Through discussions with Lebanese citizens about the space for free speech in the country, we have found that many Lebanese say they take solace in the belief that despite the government’s failure to provide even the most basic services, they at least are free to say, write, and joke about their predicaments, and criticize those they think are responsible.
Then-Justice Minister Salim Jreissati said in a February 2018 interview, “We are proud that in this murky, desert region that surrounds us when it comes to freedoms, we are a country of freedoms par excellence.” But many Lebanese citizens would be surprised to discover that they could not only be sued, but could be sent to jail for up to three years for a Facebook comment.
Although Lebanon’s constitution guarantees freedom of expression “within the limits established by law,” the Lebanese penal code criminalizes defamation against public officials and authorizes imprisonment for up to one year in such cases. It also authorizes imprisonment for up to two years for insulting the president, flag, or national emblem. The military code of justice criminalizes insulting the flag or army, an offense punishable by up to three years in prison. Other laws outlaw speech deemed insulting to religion or speech that incites sectarianism.
In recent years, there have been alarming developments in the use of these laws, with scores of people arrested, interrogated, detained, and prosecuted for peaceful speech, particularly social media posts. SKeyes recorded more than 90 prosecutions against journalists, artists, and activists since October 2016, with 62 in 2018 alone.
According to digital rights group Social Media Exchange (SMEX), the number of cases brought over online posts more than quadrupled between 2017 and 2018. In 2018, SMEX recorded at least 38 cases, with the majority over posts critical of politicians, security agencies, or the president—an increase from 11 cases in 2017 and five in 2016. Human Rights Watch has documented several other cases over defamatory speech in traditional media forums, including television shows and conferences.
In the latest instance, on January 9, then-caretaker economy minister, Raed Khoury, filed a criminal defamation lawsuit against Bechara Asmar, head of the General Confederation of Lebanese Workers, for comments accusing the minister of corruption. Asmar was called in for interrogation by the Internal Security Forces’ Cyber Crime and Intellectual Property Bureau.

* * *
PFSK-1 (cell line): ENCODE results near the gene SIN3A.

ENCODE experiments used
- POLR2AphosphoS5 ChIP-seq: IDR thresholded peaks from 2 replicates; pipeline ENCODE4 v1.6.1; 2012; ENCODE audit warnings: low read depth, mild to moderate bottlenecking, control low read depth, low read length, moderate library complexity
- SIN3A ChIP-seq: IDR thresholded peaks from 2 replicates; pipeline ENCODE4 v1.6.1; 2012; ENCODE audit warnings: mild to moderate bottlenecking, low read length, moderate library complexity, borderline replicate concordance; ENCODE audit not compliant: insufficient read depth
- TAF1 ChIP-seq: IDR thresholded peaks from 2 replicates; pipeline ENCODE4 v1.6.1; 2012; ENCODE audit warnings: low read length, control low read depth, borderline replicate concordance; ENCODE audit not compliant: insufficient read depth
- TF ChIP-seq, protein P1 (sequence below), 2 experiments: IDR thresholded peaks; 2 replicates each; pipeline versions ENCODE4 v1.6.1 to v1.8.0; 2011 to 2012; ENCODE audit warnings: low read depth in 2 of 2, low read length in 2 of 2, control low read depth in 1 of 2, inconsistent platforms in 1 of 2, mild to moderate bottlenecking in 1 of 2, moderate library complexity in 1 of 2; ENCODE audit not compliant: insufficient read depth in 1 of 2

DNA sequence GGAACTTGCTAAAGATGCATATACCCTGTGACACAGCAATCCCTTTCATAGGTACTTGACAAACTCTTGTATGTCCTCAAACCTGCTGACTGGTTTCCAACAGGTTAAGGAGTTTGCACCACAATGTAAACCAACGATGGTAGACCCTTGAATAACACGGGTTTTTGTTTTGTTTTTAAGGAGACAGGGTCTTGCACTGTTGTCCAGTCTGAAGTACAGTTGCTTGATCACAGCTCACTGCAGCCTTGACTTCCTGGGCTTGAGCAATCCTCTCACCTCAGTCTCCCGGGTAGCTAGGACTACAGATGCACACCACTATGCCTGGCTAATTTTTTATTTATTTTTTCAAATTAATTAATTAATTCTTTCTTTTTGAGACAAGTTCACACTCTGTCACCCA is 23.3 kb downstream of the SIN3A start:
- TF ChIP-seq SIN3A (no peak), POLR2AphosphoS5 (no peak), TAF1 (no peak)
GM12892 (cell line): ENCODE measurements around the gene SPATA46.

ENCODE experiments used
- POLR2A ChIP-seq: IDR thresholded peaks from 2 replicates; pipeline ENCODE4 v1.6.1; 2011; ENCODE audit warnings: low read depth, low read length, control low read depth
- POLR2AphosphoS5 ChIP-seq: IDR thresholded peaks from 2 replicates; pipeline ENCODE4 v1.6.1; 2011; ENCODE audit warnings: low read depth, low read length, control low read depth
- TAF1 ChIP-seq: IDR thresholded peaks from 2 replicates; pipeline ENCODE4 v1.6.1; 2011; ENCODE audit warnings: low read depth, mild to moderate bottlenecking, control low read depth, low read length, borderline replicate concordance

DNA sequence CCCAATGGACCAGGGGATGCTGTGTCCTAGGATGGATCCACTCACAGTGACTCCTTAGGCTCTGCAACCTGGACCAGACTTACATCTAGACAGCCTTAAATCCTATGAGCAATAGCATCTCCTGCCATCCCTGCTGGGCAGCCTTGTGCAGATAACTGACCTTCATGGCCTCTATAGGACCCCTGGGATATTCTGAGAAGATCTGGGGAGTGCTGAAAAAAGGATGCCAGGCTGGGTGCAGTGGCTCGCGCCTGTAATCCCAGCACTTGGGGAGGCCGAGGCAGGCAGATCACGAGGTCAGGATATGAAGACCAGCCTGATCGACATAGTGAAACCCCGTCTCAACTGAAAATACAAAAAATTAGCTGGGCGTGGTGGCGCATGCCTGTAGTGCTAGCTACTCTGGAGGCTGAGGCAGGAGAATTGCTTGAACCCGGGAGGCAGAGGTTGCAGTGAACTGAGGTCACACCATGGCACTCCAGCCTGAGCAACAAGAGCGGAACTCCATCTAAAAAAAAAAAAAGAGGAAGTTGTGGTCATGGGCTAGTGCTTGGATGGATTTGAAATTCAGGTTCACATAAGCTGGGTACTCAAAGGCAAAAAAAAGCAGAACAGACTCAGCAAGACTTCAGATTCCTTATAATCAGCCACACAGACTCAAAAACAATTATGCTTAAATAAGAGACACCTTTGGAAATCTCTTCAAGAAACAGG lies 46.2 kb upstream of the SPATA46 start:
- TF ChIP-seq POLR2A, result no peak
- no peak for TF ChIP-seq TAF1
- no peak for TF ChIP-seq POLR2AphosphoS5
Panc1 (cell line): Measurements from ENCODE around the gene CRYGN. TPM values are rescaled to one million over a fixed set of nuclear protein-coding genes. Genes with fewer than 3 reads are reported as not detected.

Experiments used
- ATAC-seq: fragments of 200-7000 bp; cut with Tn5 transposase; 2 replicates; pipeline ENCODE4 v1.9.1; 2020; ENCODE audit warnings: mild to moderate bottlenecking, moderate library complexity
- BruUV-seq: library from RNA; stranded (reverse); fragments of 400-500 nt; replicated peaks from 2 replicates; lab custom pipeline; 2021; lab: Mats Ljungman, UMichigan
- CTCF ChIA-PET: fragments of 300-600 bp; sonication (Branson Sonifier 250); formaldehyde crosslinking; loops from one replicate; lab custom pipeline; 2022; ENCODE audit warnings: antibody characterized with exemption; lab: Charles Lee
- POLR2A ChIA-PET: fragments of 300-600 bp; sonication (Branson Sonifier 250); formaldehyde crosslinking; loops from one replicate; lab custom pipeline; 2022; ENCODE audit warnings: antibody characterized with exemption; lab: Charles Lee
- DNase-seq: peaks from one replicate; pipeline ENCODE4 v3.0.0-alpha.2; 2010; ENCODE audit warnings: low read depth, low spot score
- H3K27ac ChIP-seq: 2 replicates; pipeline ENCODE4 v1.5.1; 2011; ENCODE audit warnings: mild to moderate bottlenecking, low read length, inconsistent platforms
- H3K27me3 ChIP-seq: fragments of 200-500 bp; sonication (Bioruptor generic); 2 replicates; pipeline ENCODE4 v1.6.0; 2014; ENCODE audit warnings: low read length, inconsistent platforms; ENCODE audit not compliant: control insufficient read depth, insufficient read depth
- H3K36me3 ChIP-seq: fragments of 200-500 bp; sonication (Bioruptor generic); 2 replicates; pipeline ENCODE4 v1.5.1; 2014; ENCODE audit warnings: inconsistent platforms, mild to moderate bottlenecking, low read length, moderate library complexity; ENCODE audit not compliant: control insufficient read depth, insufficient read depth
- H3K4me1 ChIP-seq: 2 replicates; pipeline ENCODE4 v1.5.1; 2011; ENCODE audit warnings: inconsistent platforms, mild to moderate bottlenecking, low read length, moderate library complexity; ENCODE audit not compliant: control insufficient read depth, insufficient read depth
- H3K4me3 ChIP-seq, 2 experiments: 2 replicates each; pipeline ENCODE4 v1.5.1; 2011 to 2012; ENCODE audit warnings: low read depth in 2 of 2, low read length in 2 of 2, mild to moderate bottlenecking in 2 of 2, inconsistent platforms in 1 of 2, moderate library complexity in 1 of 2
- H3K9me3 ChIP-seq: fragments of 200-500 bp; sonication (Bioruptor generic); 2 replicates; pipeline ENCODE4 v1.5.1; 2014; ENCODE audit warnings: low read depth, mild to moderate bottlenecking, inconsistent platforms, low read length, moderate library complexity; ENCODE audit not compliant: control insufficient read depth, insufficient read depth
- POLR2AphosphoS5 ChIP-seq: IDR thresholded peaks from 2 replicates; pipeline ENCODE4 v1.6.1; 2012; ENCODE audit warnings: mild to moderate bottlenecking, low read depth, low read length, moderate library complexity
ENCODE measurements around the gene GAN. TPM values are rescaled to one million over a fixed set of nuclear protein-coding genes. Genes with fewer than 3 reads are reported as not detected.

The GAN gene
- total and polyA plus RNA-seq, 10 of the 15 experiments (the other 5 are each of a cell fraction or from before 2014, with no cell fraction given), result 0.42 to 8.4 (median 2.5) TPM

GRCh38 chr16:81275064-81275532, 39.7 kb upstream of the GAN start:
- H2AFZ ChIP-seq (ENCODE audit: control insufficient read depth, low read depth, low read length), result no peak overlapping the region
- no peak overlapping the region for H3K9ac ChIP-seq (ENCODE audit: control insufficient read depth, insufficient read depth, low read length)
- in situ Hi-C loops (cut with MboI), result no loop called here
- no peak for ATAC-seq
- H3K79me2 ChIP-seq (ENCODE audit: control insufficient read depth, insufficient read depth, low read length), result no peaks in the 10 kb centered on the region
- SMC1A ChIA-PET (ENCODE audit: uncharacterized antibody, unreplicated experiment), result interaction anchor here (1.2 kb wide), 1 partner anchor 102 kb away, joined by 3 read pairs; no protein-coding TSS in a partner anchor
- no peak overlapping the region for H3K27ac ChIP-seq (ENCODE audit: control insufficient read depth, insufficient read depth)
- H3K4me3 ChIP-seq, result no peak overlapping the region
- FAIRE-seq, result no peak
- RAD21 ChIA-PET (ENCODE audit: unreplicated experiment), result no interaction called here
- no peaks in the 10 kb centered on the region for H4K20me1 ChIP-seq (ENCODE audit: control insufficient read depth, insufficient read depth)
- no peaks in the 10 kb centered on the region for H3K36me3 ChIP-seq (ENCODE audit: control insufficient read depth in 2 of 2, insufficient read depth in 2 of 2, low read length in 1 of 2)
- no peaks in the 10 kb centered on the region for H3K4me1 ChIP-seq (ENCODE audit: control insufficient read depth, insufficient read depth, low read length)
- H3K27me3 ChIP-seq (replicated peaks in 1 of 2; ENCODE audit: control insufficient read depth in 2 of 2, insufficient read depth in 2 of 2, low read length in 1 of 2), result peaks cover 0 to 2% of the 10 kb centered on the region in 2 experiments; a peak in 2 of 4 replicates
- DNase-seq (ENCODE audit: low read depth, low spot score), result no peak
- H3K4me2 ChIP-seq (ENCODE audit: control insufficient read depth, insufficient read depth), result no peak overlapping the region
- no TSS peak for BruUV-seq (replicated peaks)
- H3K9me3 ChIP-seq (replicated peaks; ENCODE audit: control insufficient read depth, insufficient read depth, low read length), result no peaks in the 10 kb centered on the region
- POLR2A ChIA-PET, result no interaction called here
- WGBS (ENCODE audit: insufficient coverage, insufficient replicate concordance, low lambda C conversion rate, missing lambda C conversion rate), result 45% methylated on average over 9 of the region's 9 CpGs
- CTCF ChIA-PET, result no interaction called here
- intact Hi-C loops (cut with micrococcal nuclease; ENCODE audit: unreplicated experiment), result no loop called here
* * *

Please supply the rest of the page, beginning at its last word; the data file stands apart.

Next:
On November 21, State Security summoned and arrested Abdel Hafez al-Houlani, a correspondent for the Syrian opposition news website Zaman al-Wasl, following the publication of an article alleging 20 pregnant Syrian women living in Arsal had miscarried after drinking polluted water. Al-Houlani was held for three weeks and referred to a court on charges of “inciting sectarianism.” The court only released him after he paid a $700 fine, and the website published a clarification that his article did not accuse any Lebanese party of responsibility.
However, it is not only public figures and journalists who are vulnerable to prosecution. On June 19, Army Intelligence brought in a 15-year-old boy, Youssef Abdullah for questioning, over the dissemination of a photo on WhatsApp allegedly mocking President Michel Aoun. Abdullah was released the next day after signing a pledge promising to refrain from insulting the president.
A particularly troubling trend is that people summoned for questioning by security agencies often are not told why they are summoned. Asmar says he was not given a reason for his summons to the Cyber Crimes Bureau, and Houlani says State Security held him for several days without informing him of the charges against him.
Further, interrogating agencies are taking measures against people accused of defamation prior to them being brought before a court, violating their right to due process and their right to free speech. Several of those detained have reported that during their initial questioning they were pressured to sign pledges promising not to write defamatory content about the accuser again or to remove their offending tweets or Facebook posts.
Lebanon’s courts rarely issue prison sentences for peaceful speech (which does not incite to violence)—except in absentia. But the use of pre-trial detention and lengthy trials have had a chilling effect on freedom of speech, as many journalists and activists now say they self-censor to avoid charges.
The laws that criminalize peaceful criticism of politicians are incompatible with Lebanon’s obligations under international law. Parliament should ensure that freedom of expression is upheld, including by clearly defining what constitutes “libel,” “defamation,” and “insult,” and repealing laws that criminalize criticism of authorities or national symbols.